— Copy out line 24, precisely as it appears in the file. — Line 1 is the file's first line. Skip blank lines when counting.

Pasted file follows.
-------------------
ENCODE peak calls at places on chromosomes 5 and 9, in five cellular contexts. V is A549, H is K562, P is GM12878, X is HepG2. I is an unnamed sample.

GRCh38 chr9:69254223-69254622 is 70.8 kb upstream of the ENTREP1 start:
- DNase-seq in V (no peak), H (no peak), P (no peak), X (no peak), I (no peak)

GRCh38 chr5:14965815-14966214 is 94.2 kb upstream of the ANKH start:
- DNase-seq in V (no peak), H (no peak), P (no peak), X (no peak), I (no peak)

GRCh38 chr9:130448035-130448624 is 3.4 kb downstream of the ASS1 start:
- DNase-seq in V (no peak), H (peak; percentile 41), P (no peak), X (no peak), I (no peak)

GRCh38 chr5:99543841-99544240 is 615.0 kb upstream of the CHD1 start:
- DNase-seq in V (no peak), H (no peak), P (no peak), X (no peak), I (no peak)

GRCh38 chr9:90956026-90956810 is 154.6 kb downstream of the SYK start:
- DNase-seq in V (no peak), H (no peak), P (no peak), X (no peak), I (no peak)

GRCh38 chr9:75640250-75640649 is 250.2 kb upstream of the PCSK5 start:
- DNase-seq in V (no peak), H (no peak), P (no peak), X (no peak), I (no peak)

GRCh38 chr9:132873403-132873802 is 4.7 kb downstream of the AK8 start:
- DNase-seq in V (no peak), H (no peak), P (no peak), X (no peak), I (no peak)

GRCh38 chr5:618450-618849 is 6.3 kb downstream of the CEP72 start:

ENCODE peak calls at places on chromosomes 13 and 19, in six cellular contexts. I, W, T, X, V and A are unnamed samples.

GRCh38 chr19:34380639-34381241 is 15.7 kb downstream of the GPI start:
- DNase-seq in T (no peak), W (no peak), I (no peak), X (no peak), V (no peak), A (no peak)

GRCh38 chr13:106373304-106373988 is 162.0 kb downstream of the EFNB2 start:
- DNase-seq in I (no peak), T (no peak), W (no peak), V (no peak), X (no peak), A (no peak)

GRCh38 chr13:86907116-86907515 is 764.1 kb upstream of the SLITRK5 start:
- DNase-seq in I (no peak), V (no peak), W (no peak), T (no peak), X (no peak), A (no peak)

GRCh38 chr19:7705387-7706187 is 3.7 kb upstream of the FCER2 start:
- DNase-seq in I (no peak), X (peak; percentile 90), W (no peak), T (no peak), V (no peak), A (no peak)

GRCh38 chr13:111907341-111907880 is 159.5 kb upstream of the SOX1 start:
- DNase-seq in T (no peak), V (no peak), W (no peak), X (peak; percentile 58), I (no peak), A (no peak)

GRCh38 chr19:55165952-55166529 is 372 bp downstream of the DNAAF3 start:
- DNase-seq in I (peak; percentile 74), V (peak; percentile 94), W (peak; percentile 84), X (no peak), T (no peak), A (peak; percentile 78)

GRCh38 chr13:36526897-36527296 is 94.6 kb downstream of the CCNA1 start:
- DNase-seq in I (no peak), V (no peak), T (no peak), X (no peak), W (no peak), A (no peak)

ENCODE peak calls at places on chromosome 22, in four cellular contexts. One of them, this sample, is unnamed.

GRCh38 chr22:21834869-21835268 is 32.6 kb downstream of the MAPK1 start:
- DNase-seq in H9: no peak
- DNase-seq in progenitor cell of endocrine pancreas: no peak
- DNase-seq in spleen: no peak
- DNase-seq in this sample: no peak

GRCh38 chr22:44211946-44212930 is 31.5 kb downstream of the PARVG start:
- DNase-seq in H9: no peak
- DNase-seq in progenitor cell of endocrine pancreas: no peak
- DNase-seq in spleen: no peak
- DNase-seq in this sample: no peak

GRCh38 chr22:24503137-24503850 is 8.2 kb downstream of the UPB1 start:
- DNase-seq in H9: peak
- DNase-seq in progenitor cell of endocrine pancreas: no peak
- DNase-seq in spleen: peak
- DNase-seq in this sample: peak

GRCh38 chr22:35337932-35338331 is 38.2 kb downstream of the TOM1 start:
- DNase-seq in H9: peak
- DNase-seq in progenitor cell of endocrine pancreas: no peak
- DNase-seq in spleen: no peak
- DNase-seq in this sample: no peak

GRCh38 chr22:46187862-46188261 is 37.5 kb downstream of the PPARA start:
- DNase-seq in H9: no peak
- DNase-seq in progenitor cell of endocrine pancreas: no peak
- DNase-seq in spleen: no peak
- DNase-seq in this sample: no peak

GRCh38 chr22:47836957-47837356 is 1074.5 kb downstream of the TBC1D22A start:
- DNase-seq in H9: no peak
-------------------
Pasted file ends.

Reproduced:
GRCh38 chr19:7705387-7706187 is 3.7 kb upstream of the FCER2 start: